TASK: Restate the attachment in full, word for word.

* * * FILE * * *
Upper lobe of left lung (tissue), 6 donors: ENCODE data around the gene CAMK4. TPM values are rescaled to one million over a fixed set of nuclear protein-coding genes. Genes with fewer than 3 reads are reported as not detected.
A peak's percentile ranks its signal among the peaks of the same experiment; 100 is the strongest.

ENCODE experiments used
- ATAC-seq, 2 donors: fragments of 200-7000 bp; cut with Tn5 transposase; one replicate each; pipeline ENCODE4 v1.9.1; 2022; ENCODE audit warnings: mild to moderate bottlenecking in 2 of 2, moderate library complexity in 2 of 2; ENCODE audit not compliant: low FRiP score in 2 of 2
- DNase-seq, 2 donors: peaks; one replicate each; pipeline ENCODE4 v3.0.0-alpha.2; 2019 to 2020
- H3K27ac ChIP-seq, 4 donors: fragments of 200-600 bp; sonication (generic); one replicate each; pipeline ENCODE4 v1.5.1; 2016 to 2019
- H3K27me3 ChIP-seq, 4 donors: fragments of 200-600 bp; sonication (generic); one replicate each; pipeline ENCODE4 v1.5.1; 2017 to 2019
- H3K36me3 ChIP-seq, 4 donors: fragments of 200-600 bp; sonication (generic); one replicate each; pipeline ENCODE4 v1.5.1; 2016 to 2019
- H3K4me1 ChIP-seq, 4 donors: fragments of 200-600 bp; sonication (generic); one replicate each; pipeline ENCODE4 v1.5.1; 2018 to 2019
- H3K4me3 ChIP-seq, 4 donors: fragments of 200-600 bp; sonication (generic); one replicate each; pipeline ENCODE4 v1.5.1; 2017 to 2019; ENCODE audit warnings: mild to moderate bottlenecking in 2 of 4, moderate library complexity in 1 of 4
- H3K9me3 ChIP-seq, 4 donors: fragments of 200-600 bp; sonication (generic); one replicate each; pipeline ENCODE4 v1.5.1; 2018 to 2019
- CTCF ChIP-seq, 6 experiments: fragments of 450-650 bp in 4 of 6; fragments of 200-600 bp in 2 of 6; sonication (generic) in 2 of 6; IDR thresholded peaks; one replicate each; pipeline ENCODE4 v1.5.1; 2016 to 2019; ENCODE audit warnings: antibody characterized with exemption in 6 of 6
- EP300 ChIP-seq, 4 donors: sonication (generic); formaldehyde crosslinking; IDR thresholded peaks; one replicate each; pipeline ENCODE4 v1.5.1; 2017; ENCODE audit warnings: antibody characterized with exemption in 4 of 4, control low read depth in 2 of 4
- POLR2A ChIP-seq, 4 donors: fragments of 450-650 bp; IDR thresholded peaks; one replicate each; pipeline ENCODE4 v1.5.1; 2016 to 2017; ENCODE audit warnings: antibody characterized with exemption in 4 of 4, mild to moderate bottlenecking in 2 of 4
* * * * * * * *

Upper lobe of left lung (tissue), 6 donors: ENCODE data around the gene CAMK4. TPM values are rescaled to one million over a fixed set of nuclear protein-coding genes. Genes with fewer than 3 reads are reported as not detected.
A peak's percentile ranks its signal among the peaks of the same experiment; 100 is the strongest.

ENCODE experiments used
- ATAC-seq, 2 donors: fragments of 200-7000 bp; cut with Tn5 transposase; one replicate each; pipeline ENCODE4 v1.9.1; 2022; ENCODE audit warnings: mild to moderate bottlenecking in 2 of 2, moderate library complexity in 2 of 2; ENCODE audit not compliant: low FRiP score in 2 of 2
- DNase-seq, 2 donors: peaks; one replicate each; pipeline ENCODE4 v3.0.0-alpha.2; 2019 to 2020
- H3K27ac ChIP-seq, 4 donors: fragments of 200-600 bp; sonication (generic); one replicate each; pipeline ENCODE4 v1.5.1; 2016 to 2019
- H3K27me3 ChIP-seq, 4 donors: fragments of 200-600 bp; sonication (generic); one replicate each; pipeline ENCODE4 v1.5.1; 2017 to 2019
- H3K36me3 ChIP-seq, 4 donors: fragments of 200-600 bp; sonication (generic); one replicate each; pipeline ENCODE4 v1.5.1; 2016 to 2019
- H3K4me1 ChIP-seq, 4 donors: fragments of 200-600 bp; sonication (generic); one replicate each; pipeline ENCODE4 v1.5.1; 2018 to 2019
- H3K4me3 ChIP-seq, 4 donors: fragments of 200-600 bp; sonication (generic); one replicate each; pipeline ENCODE4 v1.5.1; 2017 to 2019; ENCODE audit warnings: mild to moderate bottlenecking in 2 of 4, moderate library complexity in 1 of 4
- H3K9me3 ChIP-seq, 4 donors: fragments of 200-600 bp; sonication (generic); one replicate each; pipeline ENCODE4 v1.5.1; 2018 to 2019
- CTCF ChIP-seq, 6 experiments: fragments of 450-650 bp in 4 of 6; fragments of 200-600 bp in 2 of 6; sonication (generic) in 2 of 6; IDR thresholded peaks; one replicate each; pipeline ENCODE4 v1.5.1; 2016 to 2019; ENCODE audit warnings: antibody characterized with exemption in 6 of 6
- EP300 ChIP-seq, 4 donors: sonication (generic); formaldehyde crosslinking; IDR thresholded peaks; one replicate each; pipeline ENCODE4 v1.5.1; 2017; ENCODE audit warnings: antibody characterized with exemption in 4 of 4, control low read depth in 2 of 4
- POLR2A ChIP-seq, 4 donors: fragments of 450-650 bp; IDR thresholded peaks; one replicate each; pipeline ENCODE4 v1.5.1; 2016 to 2017; ENCODE audit warnings: antibody characterized with exemption in 4 of 4, mild to moderate bottlenecking in 2 of 4